As another school year begins, let’s pause to consider one experience that’s almost certain to make school a better place: making music. Singing as a group is an awesome way to build school community and empower children to do good in the world.
While I love it when classes sing my original songs, I’m also an advocate for classic children’s tunes of the “Old MacDonald” variety. Well-known songs offer tried-and-true opportunities for classes to develop their singing repertoire. While usually a music specialist sees the children only once per week (if that often), introducing traditional songs into the mix can provide incentive for classroom teachers to continue singing the familiar songs with their students.
My work as a music specialist is primarily with early childhood (ages 2-6), but this post applies to teachers of kids of any age. Wouldn’t middle schoolers love a singing break?
Some classroom teachers love singing, while others may be more reluctant. Make a list of songs the teachers likely already know and encourage them to lead a few songs each day during class meeting times. But don’t neglect these songs during music class; children enjoy hearing and participating in the familiar songs with instrumental accompaniment. It gives them a feeling of confidence to enjoy singing a song they know well.
Preschool children may seem shy about singing. Not every song in music class needs to be a sing-along song, but one of the hallmarks of any music program should be teaching children to sing confidently and on pitch. They can do it!
For younger kids, nursery songs are a great place to start. You may feel Old MacDonald is “old hat,” but it’s new to the kids. They are quickly engaged on the animal sounds and the “Ee-i-oh” refrain. Most children also likely know “A-B-C” and “Twinkle Twinkle” before you arrive, and Spanish-speaking children often can sing at least the first verse of “Los Pollitos.” Give them a chance to demonstrate their singing ability!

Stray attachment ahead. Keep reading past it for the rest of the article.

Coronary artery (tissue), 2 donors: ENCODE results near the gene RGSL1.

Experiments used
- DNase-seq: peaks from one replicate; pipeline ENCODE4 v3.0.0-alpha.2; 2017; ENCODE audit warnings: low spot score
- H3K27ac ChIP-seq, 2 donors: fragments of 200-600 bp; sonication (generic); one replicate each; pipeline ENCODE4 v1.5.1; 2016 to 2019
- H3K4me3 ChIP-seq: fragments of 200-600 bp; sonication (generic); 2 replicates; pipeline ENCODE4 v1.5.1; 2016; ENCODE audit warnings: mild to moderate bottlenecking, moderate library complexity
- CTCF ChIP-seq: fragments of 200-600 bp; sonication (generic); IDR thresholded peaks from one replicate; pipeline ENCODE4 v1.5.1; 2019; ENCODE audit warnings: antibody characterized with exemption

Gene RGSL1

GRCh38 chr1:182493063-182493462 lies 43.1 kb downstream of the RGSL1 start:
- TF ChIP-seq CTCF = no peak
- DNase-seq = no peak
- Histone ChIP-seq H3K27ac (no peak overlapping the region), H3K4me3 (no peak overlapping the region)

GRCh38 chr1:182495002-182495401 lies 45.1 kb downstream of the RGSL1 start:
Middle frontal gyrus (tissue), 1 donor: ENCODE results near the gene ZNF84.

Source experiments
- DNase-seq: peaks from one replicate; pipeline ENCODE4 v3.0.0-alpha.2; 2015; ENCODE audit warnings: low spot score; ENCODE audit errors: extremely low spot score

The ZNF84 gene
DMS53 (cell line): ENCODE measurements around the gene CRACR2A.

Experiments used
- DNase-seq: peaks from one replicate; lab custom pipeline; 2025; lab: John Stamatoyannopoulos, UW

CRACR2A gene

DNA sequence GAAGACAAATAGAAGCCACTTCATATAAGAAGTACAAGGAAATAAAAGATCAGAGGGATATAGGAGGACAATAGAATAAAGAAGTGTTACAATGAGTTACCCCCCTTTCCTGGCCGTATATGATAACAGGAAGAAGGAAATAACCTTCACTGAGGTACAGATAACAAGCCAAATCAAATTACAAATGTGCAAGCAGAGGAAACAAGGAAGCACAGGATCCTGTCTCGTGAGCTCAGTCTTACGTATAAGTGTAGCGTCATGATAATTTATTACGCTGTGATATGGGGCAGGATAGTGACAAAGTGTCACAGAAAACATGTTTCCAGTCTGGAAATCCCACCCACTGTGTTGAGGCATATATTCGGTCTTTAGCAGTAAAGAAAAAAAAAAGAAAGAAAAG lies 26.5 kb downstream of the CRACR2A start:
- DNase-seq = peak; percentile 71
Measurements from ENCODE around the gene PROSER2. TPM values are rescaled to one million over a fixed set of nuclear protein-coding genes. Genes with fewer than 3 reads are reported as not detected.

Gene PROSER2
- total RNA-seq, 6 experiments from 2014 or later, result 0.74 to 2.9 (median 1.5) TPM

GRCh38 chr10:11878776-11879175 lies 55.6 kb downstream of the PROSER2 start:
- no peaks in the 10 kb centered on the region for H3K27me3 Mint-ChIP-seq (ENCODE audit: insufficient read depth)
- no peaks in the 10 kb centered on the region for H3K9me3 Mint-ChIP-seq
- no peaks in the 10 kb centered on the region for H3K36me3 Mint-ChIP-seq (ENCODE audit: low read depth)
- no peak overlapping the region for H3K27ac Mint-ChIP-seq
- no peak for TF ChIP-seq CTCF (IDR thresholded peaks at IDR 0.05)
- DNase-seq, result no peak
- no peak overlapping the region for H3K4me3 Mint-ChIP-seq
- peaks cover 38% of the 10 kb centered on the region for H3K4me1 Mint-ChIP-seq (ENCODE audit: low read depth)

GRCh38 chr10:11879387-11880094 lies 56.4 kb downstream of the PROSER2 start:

When teaching new songs to children, choose songs that are repetitive and simple. If a song has too many lyrics, most young children will get lost. If you want to feature a longer song, it helps to focus just on the chorus or a single verse, with older kids and the music teacher taking on additional verses.
Tips for developing a class of singers
- Children aged 2-6 may seem quiet at first, but they can be awesome singers. Be patient and choose age-appropriate songs.
- Call-and-response songs are an ideal choice for getting kids to start singing, but don’t limit the repertoire to those.
- Teaching even a simple song requires several repetitions during a single lesson and returning to it over the course of several lessons.
- When teaching a song, first sing the whole song to the kids. Show strong enthusiasm for the song! The kids will be excited to learn it if you model that excitement.
- Sing the song again line by line, having the children repeat it after you.
- Take time to focus on matching pitch, having children echo your voice on a single phrase.
- Do pitch-matching in small groups, perhaps splitting the group into two or three sections and asking each one to repeat the phrase. This can help you see who’s singing well.
- If a song has multiple similar verses, such as my version of “The Muffin Man,” get kids singing the first verse and the additional verses often easily follow.
- Songs with hand motions or gross-motor movement patterns can help children learn lyrics, but not every repertoire song needs to have motions.
- An instrument part can add interest to the song, but wait until children know the song well.
This ought to go without saying, but be sure every music class includes several songs the kids feel comfortable singing!
Next post: My list of classic songs for kids.